Anyone who shares a bed or a room with a snorer knows how disruptive it is. You shake the bed, nudge them, and as a last resort, you might even throw your pillow at them. They keep you awake, and they may be causing themselves harm. Is snoring a sign of sleep apnea?
A Simple Snorer
You might be a simple snorer if you have certain physical conditions like large tonsils which block the airway, and if the tissue inside your throat relaxes while sleeping causing a vibration and the sound of snoring. Alcohol and body weight can determine how loud or softly you snore. Having a large tongue, obesity, your age, and the shape of your head and neck can all exacerbate the issue.
At the same time, snoring can be a sign of obstructive sleep apnea, or OSA.
An Annoying Behavior vs. A Dangerous Chronic Condition
Obstructive sleep apnea is not something to ignore. It is a chronic condition which can become dangerous if not treated.
It is usually recognized by the sleeping partner.
Common signs include the following:
- Very loud snoring
- Periods where breathing stops
- Choking during sleep and then waking up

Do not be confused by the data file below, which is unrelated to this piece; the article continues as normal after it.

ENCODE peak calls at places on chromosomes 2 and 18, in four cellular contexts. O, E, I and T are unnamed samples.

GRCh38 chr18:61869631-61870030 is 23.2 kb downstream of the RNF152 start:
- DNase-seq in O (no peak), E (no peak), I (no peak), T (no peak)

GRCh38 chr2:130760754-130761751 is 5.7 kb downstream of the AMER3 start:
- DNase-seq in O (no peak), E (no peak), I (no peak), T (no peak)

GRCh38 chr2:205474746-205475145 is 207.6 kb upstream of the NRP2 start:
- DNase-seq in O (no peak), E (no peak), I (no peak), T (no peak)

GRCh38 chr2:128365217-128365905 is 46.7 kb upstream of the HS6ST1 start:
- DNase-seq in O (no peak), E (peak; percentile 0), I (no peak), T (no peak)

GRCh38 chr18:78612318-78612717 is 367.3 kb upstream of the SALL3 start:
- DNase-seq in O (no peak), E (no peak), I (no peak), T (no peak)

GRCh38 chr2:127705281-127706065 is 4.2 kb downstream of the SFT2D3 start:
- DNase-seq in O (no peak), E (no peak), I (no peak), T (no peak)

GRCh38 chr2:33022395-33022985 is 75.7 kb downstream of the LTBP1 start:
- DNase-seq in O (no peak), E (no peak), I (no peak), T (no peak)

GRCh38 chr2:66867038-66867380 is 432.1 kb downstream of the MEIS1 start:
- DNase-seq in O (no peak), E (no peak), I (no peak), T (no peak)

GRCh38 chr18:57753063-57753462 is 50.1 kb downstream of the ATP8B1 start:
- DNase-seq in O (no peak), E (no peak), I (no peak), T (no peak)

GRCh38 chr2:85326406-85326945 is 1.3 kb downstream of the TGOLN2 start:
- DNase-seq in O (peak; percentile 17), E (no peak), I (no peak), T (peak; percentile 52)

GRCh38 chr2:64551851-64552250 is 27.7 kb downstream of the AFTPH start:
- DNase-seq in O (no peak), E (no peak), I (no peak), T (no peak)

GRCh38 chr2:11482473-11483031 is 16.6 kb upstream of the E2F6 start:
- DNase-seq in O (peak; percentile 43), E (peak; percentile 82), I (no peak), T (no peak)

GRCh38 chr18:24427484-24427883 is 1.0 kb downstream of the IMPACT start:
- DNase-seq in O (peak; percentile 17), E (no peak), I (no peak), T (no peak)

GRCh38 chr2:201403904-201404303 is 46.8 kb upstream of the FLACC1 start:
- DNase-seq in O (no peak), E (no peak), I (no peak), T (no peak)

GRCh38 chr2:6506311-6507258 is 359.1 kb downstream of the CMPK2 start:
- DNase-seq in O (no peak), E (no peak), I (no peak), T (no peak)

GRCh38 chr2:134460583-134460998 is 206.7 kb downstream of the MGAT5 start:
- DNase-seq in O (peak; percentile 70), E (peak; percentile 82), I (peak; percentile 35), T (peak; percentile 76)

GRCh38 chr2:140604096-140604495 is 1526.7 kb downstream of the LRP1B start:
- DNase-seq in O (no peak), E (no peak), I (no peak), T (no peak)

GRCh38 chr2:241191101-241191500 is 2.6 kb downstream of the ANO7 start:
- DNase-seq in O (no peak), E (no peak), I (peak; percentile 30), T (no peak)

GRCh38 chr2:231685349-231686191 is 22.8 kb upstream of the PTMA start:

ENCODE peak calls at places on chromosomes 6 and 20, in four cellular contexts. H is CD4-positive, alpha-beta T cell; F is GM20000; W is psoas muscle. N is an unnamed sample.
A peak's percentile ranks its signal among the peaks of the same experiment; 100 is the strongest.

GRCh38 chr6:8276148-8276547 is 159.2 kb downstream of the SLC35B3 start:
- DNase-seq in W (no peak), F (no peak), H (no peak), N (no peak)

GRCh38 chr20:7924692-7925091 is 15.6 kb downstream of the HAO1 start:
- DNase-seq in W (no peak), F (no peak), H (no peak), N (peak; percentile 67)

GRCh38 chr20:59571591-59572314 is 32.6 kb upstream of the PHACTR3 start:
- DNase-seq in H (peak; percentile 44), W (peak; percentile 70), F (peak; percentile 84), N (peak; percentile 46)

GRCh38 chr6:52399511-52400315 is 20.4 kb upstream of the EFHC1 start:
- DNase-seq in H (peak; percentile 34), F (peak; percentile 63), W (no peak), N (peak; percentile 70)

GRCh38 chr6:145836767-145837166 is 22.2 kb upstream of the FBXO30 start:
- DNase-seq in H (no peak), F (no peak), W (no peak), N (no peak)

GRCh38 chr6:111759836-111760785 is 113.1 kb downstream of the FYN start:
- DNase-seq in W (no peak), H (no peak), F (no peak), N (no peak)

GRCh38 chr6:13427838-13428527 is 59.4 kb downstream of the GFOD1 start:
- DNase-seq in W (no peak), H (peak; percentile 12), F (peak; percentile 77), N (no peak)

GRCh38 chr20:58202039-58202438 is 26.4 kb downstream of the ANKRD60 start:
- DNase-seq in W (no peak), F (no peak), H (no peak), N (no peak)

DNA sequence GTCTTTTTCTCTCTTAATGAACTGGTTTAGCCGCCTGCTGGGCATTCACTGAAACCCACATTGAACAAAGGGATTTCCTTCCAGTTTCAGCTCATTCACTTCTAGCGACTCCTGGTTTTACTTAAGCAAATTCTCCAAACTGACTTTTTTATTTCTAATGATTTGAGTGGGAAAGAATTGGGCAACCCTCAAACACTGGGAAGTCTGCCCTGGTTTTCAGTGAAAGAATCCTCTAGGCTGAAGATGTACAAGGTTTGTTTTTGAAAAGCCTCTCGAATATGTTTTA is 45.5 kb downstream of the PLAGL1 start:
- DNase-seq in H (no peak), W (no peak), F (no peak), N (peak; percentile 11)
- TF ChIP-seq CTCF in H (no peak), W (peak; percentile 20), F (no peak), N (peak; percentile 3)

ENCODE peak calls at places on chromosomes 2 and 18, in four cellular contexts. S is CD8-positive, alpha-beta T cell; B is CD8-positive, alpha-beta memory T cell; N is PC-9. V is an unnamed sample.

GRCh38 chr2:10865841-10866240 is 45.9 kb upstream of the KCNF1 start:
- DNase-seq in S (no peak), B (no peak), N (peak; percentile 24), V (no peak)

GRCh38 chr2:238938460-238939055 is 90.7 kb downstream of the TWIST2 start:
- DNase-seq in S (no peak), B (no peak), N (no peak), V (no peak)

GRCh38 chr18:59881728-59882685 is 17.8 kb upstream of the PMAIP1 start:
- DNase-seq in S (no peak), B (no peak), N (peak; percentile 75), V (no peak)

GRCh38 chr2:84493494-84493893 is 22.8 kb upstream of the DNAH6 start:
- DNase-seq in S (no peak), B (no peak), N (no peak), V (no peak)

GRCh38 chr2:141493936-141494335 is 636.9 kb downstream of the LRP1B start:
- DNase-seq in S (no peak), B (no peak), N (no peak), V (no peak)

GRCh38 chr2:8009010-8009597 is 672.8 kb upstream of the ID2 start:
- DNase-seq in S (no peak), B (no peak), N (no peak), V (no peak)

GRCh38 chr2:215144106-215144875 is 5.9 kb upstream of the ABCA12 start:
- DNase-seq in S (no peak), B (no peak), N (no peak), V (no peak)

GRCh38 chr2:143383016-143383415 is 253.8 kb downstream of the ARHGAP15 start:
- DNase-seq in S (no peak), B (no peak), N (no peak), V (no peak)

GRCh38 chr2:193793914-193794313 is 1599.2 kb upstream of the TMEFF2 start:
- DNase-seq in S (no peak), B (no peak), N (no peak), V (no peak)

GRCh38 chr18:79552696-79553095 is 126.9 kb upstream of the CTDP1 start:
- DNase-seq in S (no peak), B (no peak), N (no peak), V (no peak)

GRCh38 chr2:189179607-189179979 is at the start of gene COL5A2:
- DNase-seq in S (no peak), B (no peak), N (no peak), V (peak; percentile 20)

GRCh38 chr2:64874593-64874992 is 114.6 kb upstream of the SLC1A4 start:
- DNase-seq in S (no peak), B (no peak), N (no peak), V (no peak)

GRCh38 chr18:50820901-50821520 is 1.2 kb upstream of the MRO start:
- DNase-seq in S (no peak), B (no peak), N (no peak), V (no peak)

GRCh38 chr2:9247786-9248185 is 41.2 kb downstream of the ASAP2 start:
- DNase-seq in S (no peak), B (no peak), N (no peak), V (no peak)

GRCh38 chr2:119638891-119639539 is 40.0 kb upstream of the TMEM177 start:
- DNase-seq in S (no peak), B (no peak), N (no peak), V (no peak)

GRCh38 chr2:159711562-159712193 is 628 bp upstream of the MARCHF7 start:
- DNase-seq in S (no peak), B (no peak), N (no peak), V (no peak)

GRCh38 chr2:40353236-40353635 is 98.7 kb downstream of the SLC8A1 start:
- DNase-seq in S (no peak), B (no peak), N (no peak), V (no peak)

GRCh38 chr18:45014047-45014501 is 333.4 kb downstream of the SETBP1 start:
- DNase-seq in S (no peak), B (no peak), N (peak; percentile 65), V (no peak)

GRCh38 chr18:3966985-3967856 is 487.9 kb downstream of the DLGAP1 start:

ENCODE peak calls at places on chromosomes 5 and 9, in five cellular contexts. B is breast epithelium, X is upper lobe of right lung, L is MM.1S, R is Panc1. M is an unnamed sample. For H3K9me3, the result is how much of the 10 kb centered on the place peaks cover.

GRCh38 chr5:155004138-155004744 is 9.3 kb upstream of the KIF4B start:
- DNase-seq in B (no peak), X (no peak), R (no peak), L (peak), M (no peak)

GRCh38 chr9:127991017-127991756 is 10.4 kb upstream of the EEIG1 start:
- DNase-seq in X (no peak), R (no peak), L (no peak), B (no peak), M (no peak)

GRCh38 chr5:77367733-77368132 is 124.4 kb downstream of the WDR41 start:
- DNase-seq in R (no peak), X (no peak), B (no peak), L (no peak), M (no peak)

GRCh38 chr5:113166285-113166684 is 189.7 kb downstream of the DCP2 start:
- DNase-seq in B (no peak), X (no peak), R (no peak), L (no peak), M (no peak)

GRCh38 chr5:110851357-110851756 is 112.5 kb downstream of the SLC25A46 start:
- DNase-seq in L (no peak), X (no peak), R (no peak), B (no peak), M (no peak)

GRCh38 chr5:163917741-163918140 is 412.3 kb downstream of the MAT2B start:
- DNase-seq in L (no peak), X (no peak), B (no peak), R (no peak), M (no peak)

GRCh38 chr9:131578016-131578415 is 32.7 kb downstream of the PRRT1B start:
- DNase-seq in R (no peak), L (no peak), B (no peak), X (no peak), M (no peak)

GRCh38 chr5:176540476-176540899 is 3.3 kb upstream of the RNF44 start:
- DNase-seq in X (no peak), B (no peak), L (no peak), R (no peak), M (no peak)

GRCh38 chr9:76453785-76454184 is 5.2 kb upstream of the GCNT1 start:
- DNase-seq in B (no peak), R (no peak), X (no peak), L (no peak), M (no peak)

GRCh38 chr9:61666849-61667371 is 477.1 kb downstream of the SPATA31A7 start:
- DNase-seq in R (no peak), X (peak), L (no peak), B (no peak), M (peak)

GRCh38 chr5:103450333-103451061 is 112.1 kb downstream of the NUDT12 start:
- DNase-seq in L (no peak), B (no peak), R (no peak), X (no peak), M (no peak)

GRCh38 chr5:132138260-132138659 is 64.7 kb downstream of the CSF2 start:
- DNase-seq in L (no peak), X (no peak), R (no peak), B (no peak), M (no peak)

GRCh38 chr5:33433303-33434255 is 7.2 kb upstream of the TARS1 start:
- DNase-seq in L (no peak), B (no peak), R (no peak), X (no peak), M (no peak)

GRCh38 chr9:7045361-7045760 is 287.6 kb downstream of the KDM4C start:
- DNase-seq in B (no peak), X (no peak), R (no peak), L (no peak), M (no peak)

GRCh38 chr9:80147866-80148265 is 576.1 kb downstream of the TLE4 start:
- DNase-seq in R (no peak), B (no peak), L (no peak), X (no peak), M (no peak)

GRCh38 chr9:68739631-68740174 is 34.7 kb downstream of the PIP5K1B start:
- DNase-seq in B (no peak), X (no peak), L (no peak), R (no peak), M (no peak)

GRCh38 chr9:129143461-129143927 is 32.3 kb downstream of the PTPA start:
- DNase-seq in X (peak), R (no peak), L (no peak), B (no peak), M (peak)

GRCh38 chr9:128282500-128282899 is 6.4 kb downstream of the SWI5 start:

- Excessive sleepiness during the day
A person with OSA can stop breathing dozens of times per hour, and the pause in breathing can last 10 seconds or more.
If your partner is experiencing any of these signs, encourage him or her to seek a referral to a specialist like Coastal Ear, Nose & Throat. A sleep study is the most accurate test to diagnose OSA.
If you sleep alone, and you frequently wake up choking, have dry mouth in the morning with headaches, and you are sleepy during the day, talk with Coastal Ear, Nose & Throat in Savannah or Pooler, GA.
Dangers Of Obstructive Sleep Apnea
It is believed there are 22 million people who have OSA, but many are undiagnosed.
Well known celebrities and sports stars have died in the last few years with complications from sleep apnea. They include James Gandolfino from the Sopranos, NFL star Reggie White, comedian John Candy, Jerry Garcia from the Grateful Dead, and actress Carrie Fisher. Most of these people had other medical or drug related issues, but OSA played a part.
OSA affects our body in the following ways:
- It disrupts circadian rhythm
- Causes imbalances in body and brain chemistry
- Interrupts cardiac and respiratory function
- Elevates blood pressure
- Speeds up our heart rate
OSA is associated with cardiovascular disease. If you don’t have cardiovascular disease, it can increase your risk for developing it along with high blood pressure and type 2 diabetes. In addition, you are more at risk for suffering a heart attack, a stroke, or developing atrial fibrillation.
Request a Sleep Apnea Consultation Today
Contact Coastal Ear, Nose & Throat at (912) 355-2335 for treatment options if you suspect you may have obstructive sleep apnea.